Tips for easy student cooking

There will come a point in your time at university where you are, quite simply, broke. You’ll have taken your bag of pennies to the bank – and come back miserable and disheartened because that pile of coppers that you’ve been collecting for months didn’t even amount to enough for a Your Shop meal deal.

Either that or who have no idea what you’re doing in the kitchen. Forget the bedroom – this is where the skills lie to getting yourself through university.

Below are a few starter tips to getting you through your first year. Let us know how you get on @York Vision.


Onions are gods gift to the lazy cook. If you’re making pasta just slice an onion as thinly as you can and put it in a pan with some oil for a few minutes. Add the sauce, let it simmer for a bit and your homemade-like sauce is ready to eat! If you’re feeling adventurous, you can caramelise them by adding some sugar when they’re golden and use them as toppings or sides to pretty much anything.


This is probably the shortest way to a healthy and filling meal. Chop up some vegetables, or just take some frozen peas/corn and throw them to a pan. Let them cook until they’re soft and pour in the egg mixture. To make this just whisk 2 eggs, some milk, some salt and some pepper. For more flavour you can add cheese -any type of it. Let the omelette solidify and turn it over. If you are not dexterous enough to do this, just pop it in the (preheated) oven for 5 minutes. Or just call your final result scrambled eggs. For some extra protein, add any type of diced or sliced meat to the vegetables.


Flour, milk and eggs. That’s all you need to make the batter. For American-style pancakes, just increase the amount of flour and eggs and add some baking soda. Make sure your pan is hot and oiled when cooking. You can store the batter in the fridge for up to 2 days, and use it for all meals; chocolate and strawberries for breakfast, cheese, vegetables and meat for lunch and dinner.


Fresh meat is somewhat expensive, but take advantage of the offers around supermarkets to buy it in bulk and store it in the freezer. Defrost it in the microwave, or leave it on the counter when you head out to lectures. Use medium-high heat in a pan. Make sure you season them well with salt, pepper and spices of your choice. You can go for one of the mixes designed for meat, or just find your favourite herb. I prefer oregano and rosemary. I cannot stress this enough; seasoning is the secret to any delicious grilled meat.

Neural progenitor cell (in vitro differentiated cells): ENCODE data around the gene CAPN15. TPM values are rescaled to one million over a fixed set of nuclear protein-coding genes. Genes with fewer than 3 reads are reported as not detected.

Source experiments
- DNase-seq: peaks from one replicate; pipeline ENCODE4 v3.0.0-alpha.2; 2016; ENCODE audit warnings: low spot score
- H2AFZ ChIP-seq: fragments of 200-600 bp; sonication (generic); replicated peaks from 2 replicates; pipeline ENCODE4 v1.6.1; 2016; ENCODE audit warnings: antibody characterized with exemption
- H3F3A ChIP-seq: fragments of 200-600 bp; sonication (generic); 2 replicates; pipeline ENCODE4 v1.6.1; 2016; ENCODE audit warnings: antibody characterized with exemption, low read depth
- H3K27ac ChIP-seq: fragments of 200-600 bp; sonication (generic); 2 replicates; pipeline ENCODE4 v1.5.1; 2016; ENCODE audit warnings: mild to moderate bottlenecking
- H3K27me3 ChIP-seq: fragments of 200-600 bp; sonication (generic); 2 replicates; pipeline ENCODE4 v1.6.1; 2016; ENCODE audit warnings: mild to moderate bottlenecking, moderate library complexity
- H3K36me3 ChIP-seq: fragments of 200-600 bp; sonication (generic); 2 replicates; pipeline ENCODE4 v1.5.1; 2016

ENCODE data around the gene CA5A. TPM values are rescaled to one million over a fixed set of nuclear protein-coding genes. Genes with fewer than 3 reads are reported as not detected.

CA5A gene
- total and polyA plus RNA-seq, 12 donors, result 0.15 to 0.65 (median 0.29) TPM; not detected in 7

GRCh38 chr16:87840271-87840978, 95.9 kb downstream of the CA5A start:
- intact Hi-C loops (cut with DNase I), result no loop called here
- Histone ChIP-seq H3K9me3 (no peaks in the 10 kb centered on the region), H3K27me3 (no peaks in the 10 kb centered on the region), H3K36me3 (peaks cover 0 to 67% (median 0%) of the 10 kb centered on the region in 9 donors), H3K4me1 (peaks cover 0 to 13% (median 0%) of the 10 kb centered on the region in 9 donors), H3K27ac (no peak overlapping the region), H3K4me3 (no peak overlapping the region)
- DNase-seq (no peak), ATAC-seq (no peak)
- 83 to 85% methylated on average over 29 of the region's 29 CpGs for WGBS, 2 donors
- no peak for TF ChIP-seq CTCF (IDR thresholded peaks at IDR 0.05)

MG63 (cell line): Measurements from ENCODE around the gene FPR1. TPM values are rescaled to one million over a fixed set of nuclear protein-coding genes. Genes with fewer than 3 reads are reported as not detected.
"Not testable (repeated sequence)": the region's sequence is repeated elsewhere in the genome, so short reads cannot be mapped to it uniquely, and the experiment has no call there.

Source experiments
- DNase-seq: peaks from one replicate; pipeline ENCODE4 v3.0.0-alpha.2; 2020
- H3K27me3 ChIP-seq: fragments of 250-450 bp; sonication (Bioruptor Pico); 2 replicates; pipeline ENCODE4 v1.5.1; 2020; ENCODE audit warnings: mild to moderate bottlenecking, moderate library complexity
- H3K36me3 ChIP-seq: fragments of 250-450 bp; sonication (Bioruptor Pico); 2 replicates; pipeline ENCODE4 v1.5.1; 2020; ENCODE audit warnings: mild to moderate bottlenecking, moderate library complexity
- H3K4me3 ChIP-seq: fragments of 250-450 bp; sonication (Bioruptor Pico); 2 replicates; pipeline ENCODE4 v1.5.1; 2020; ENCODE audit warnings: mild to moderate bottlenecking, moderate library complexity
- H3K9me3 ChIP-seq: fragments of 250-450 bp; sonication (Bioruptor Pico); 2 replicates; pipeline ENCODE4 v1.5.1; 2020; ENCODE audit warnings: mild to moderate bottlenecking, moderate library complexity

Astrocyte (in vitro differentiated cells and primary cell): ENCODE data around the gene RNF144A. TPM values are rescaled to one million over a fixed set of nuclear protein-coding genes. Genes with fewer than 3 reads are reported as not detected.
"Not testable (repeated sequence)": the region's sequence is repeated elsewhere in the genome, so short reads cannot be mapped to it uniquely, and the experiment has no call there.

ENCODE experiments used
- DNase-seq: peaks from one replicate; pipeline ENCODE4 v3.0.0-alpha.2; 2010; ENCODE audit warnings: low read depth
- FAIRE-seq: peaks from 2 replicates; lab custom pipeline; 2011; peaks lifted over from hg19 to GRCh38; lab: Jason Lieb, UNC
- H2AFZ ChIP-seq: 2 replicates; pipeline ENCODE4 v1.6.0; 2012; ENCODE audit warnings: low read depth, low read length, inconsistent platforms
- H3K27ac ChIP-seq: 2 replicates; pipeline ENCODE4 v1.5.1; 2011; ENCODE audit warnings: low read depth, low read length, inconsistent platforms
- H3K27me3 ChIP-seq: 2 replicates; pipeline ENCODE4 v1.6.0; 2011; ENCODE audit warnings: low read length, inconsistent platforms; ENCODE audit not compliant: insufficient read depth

Low-fat yoghurt has the most protein, least calories and fat than all of its dairy relatives. Have it as a snack or breakfast with any combination of fruit, cereal, nuts or honey. Use it to thicken sauces, or mix it with some condiments for a lighter dip to your chips.


Whether boiled or sauteed, vegetables are super-easy to prepare. Carrots and tomatoes will add flavour to your soups and sauces. Mushrooms and peppers once sauteed will enhance your boring rice. Or you can just add some peas or corn while it’s cooking. You can slice any vegetable and add some salt and pepper to snack on.

Canned fish

This may not sound delicious but it can be, and will provide you with much-needed protein and good fats. Add some lemon, mayonnaise and onions to some tuna for an easy lunch. Or, you can just throw it in your pasta.


For those of us with a serious case of the sweet-tooth, desserts are tricky. Find a simple recipe for cookies and make it in big quantities. Substitute caster sugar with some brown sugar and add a couple tablespoons of cornflour for extra chewiness. Use any type of chocolate you want, and give M&Ms and walnuts a go. Once you’ve made it, roll it up in cylinders, wrap it in tin foil or cling film and toss it in the freezer. Every time you want cookies just take the dough out, cut it in slices and bake them.


It’s good to always keep some fruit in your fridge. Go for whatever is in season, because it will be more nutritious and cheaper.